William L. Ebert v. Commissioner., United States Tax Court - Memorandum Decision, T.C. Memo. 1991-629, Docket No. 28290-90., Filed December 17, 1991
William L. Ebert v. Commissioner.
United States Tax Court - Memorandum Decision
T.C. Memo. 1991-629
Docket No. 28290-90.
Filed December 17, 1991.
William L. Ebert, pro se. Timothy P. Brynteson and Cynthia J. Olson, for the respondent.
PARR, Judge: Respondent determined deficiencies in petitioner's Federal income tax and additions to tax as follows:
* 50 percent of the interest payable under sec. 6601 with respect to the portion of the underpayment to sec. 6653(a)(1).
** 50 percent of the interest payable under sec. 6601 with respect to the portion of the underpayment to sec. 6653(a)(1)(B).
1 All section references are to the Internal Revenue Code as in effect for the years in issue, and all Rule references are to the Tax Court Rules of Practice and Procedure, unless otherwise indicated.
After concessions, the issues for decision are:
(1) Whether proceeds from the sale of certain stock for the years in issue are attributable solely to petitioner or partly or wholly attributable to petitioner's wife. We find that petitioner is not taxable on the portion of the proceeds attributable to his wife.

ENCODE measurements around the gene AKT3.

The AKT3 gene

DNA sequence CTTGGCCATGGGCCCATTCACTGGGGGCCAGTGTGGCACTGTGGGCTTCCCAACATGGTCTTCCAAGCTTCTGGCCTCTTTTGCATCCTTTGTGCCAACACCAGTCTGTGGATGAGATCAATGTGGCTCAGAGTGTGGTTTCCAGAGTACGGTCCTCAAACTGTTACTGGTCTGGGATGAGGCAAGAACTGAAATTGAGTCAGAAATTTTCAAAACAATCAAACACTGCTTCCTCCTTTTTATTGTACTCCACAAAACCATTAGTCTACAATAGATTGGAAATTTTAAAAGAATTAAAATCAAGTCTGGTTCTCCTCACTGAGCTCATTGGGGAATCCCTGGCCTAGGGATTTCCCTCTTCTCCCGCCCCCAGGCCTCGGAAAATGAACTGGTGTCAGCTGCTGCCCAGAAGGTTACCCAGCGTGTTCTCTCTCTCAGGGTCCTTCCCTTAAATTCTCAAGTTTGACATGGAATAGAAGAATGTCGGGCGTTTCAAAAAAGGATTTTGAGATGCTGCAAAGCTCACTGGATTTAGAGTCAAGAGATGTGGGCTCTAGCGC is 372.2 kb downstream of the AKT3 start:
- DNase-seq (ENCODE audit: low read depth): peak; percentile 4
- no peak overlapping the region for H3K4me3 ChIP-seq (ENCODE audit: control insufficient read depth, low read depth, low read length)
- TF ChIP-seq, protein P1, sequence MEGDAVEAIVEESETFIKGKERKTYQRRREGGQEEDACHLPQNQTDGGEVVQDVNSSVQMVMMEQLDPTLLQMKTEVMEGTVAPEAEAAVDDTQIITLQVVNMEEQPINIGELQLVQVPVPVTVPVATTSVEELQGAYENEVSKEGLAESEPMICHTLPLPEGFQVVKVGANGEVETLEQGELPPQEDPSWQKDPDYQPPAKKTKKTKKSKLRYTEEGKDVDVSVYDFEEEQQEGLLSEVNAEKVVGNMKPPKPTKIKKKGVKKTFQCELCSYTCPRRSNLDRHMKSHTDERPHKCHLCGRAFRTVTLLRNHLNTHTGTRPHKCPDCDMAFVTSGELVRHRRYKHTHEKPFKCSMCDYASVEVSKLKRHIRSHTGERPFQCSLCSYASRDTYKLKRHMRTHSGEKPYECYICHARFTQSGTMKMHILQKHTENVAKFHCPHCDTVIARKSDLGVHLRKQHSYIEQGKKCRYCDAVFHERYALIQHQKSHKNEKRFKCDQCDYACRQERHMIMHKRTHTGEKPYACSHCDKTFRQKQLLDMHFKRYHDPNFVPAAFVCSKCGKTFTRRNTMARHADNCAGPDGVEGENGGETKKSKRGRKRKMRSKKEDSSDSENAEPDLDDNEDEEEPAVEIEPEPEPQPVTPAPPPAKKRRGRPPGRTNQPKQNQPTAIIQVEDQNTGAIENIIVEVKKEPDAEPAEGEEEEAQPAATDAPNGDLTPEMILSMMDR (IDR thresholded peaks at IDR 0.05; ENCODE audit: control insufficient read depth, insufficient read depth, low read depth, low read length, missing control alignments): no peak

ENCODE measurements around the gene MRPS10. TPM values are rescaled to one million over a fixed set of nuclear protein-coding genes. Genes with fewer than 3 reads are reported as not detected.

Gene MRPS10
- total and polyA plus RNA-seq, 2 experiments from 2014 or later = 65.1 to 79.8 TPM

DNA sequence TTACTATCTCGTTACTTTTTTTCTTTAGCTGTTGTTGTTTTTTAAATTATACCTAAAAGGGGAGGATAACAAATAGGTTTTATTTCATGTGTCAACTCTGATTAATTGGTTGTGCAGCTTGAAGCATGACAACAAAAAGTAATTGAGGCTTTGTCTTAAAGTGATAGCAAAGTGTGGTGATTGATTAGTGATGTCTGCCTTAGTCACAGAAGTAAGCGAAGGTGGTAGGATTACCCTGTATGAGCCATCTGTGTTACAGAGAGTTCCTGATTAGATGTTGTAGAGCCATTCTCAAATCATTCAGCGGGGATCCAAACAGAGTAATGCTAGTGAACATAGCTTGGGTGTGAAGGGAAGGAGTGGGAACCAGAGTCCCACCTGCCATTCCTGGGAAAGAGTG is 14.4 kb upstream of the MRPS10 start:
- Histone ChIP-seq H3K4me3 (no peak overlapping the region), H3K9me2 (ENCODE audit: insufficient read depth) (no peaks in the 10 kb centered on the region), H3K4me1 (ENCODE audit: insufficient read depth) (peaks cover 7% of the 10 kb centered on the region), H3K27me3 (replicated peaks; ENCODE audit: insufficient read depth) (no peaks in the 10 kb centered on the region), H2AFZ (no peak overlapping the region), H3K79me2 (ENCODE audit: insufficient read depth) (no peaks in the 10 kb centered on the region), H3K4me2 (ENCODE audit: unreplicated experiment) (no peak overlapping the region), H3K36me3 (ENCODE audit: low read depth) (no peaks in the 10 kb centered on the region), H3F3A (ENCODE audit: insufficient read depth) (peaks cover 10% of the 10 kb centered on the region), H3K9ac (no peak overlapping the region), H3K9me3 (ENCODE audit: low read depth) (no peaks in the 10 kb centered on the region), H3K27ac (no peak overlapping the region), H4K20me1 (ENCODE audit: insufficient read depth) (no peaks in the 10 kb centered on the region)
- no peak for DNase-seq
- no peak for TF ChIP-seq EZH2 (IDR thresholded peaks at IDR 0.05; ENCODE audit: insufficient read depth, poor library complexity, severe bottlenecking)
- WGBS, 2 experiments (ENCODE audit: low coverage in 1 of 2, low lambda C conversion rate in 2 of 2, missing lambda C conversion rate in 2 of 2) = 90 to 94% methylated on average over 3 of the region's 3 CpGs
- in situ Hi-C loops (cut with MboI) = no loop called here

(2) Whether petitioner is liable for income tax on wages, proceeds from the sale of securities, and interest. We hold that he is.
(3) Whether petitioner is liable for additions to tax for negligence, delinquency, failure to pay estimated taxes, and substantial understatement of income tax. We hold that he is.
Findings of Fact
The parties orally stipulated to some of the facts found herein, and the facts so stipulated are adopted and made a part of the record. When he filed his petition herein, petitioner resided in Denver, Colorado.
At all times in issue petitioner was married. Neither petitioner nor his wife filed any Federal income tax returns for the years in issue.
The parties have stipulated, and we find, that petitioner received the following wages and other income during the years in issue:
We find that the proceeds from the sale of Hershey Corporation stock in 1984 in the amount of $2,411, which respondent determined was income to petitioner, was in fact income to Mrs. Ebert and should not be attributed to petitioner.
Petitioner does not dispute the above findings as to dollar amounts, but he does dispute whether he is subject to liability for income tax on these amounts. 2 We hold that petitioner is liable for tax on the amounts of income found above.